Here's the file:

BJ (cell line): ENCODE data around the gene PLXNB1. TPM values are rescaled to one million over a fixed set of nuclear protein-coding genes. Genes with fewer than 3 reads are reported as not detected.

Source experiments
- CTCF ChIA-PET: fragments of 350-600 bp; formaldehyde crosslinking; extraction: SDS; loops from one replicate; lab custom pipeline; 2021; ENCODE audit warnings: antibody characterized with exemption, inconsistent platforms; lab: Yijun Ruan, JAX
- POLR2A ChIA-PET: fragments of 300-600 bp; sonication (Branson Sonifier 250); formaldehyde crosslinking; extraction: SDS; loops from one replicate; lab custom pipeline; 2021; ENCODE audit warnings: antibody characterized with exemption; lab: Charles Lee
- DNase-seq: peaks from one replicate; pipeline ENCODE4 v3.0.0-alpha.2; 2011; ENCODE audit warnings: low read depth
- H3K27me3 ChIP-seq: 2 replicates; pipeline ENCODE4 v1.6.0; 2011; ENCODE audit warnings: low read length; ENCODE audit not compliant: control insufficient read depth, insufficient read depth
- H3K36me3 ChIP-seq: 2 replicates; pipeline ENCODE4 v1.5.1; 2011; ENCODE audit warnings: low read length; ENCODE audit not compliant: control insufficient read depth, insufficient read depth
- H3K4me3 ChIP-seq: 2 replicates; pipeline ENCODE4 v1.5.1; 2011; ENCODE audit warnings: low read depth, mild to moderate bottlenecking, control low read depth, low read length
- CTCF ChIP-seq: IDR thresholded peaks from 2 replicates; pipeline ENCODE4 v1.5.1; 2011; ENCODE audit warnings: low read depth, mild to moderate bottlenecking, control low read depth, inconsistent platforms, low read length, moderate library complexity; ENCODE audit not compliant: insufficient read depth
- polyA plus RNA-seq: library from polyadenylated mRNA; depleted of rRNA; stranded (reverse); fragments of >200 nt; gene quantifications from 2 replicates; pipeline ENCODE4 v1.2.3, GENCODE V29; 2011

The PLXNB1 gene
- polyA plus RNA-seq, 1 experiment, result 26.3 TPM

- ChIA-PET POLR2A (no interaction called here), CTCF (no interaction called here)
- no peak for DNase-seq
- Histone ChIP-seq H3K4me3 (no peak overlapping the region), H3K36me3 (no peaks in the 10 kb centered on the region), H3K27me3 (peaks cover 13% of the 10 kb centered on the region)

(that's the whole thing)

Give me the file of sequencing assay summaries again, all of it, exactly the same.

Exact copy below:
BJ (cell line): ENCODE data around the gene PLXNB1. TPM values are rescaled to one million over a fixed set of nuclear protein-coding genes. Genes with fewer than 3 reads are reported as not detected.

Source experiments
- CTCF ChIA-PET: fragments of 350-600 bp; formaldehyde crosslinking; extraction: SDS; loops from one replicate; lab custom pipeline; 2021; ENCODE audit warnings: antibody characterized with exemption, inconsistent platforms; lab: Yijun Ruan, JAX
- POLR2A ChIA-PET: fragments of 300-600 bp; sonication (Branson Sonifier 250); formaldehyde crosslinking; extraction: SDS; loops from one replicate; lab custom pipeline; 2021; ENCODE audit warnings: antibody characterized with exemption; lab: Charles Lee
- DNase-seq: peaks from one replicate; pipeline ENCODE4 v3.0.0-alpha.2; 2011; ENCODE audit warnings: low read depth
- H3K27me3 ChIP-seq: 2 replicates; pipeline ENCODE4 v1.6.0; 2011; ENCODE audit warnings: low read length; ENCODE audit not compliant: control insufficient read depth, insufficient read depth
- H3K36me3 ChIP-seq: 2 replicates; pipeline ENCODE4 v1.5.1; 2011; ENCODE audit warnings: low read length; ENCODE audit not compliant: control insufficient read depth, insufficient read depth
- H3K4me3 ChIP-seq: 2 replicates; pipeline ENCODE4 v1.5.1; 2011; ENCODE audit warnings: low read depth, mild to moderate bottlenecking, control low read depth, low read length
- CTCF ChIP-seq: IDR thresholded peaks from 2 replicates; pipeline ENCODE4 v1.5.1; 2011; ENCODE audit warnings: low read depth, mild to moderate bottlenecking, control low read depth, inconsistent platforms, low read length, moderate library complexity; ENCODE audit not compliant: insufficient read depth
- polyA plus RNA-seq: library from polyadenylated mRNA; depleted of rRNA; stranded (reverse); fragments of >200 nt; gene quantifications from 2 replicates; pipeline ENCODE4 v1.2.3, GENCODE V29; 2011

The PLXNB1 gene
- polyA plus RNA-seq, 1 experiment, result 26.3 TPM

- ChIA-PET POLR2A (no interaction called here), CTCF (no interaction called here)
- no peak for DNase-seq
- Histone ChIP-seq H3K4me3 (no peak overlapping the region), H3K36me3 (no peaks in the 10 kb centered on the region), H3K27me3 (peaks cover 13% of the 10 kb centered on the region)